Written Testimony by Stefaan G. Verhulst before the New York City Council Committee on Technology: “…In crises such as these, calls for the city to harness technology and data to help policy-makers find solutions grow louder and stronger. Many have spoken about accelerating already ongoing work to turn New York into “a smart city” — using digital technology to connect, protect, and improve the lives of its residents. Some of this proposed work could involve the use of sensors to collect data on how people live and work across New York City. Other work could involve expanding the city’s relationships with private organizations through data collaboratives. Data collaboratives, which are central to our work at the GovLab, are a new form of collaboration that extends beyond the conventional public-private partnership model, in which participants from different sectors exchange their data to create public value. The city already operates one such data collaborative in the form of the NYC Recovery Data Partnership, a partnership that allows New York-based private and civic organizations to provide their data to analysts at city agencies to inform the COVID-19 pandemic response. I have the privilege of serving as an advisor to that initiative.
Data collaboration takes place widely through a variety of institutional, contractual and technical structures and instruments. Borrowing in language and inspiration from the open data movement, the emerging data collaborative movement has proven its value and possible positive impact. Data reuse has the potential to improve disease treatment, identify better ways to source supplies, monitor adherence to non-pharmaceutical restrictions, and provide a range of other public benefits. Whether it is informing decision-making or shaping the development of new tools and techniques, it is clear that data has tremendous potential to mitigate the worst effects of this pandemic.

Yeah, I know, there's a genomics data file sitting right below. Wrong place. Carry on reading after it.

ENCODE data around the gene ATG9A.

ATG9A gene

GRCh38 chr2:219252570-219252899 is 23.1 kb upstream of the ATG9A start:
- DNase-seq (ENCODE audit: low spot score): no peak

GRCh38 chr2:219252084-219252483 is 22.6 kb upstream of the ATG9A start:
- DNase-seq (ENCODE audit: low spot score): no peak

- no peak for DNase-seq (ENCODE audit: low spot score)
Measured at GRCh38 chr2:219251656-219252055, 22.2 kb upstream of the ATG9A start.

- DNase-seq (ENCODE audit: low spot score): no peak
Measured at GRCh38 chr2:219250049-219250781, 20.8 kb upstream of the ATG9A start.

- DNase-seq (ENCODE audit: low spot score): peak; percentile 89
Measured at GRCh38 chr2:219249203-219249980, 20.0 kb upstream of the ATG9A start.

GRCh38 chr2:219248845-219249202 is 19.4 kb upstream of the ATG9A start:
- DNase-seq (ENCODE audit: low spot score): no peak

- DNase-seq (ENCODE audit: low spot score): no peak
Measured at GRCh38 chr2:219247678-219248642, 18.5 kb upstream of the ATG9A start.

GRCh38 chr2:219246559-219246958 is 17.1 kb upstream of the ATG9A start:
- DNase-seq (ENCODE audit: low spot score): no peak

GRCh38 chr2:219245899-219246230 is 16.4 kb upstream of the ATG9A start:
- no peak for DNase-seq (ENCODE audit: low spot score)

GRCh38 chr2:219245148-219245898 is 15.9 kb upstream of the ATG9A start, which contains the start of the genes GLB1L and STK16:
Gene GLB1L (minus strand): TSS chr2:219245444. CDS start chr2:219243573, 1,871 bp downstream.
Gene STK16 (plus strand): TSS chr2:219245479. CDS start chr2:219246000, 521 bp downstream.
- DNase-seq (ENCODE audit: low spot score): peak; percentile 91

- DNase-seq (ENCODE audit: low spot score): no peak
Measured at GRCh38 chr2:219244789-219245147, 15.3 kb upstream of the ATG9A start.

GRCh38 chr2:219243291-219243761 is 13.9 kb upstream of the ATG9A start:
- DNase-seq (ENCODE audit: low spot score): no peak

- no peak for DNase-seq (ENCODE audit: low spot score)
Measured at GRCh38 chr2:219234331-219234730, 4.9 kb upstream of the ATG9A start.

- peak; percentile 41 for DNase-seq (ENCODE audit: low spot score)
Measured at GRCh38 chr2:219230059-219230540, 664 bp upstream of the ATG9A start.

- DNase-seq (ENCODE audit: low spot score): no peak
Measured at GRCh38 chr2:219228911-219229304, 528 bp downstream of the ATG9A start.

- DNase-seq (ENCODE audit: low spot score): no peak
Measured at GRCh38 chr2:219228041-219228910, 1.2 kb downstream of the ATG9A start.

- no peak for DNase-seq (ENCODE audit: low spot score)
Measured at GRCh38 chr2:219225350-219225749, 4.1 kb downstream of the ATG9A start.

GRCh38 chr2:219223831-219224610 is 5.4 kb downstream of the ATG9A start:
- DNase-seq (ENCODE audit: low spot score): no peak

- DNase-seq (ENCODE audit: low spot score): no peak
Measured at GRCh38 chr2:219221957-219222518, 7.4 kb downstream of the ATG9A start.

However, as promising and attractive as reusing data might seem, it is important to keep in mind that there also exist widespread concerns and challenges….
My colleagues and I at The GovLab believe the Data Assembly methodology offers the city a new way forward on the issues under discussion today, as they relate to smart cities. In our view, oversight cannot just be a reactive process of responding to complaints but a proactive one, inviting city residents, data holders, and advocacy groups to the table to determine what is and is not acceptable. Amid rapidly changing circumstances, the city needs ways to collect and synthesize actionable and diverse public input to identify concerns, expectations, and opportunities. We encourage the city to explore assembling mini-publics of its own or, failing that, commission legitimate partners to lead such efforts.
New York faces many challenges in 2021 but I do not doubt the capacity of its people to overcome these struggles. Through people-led innovation and processes, the city can ensure that data re-use conducted as part of the smart city is deemed legitimate and more effective and targeted. It can also support the city in ensuring work across the city is more open, collaborative, and legitimate…(More)”.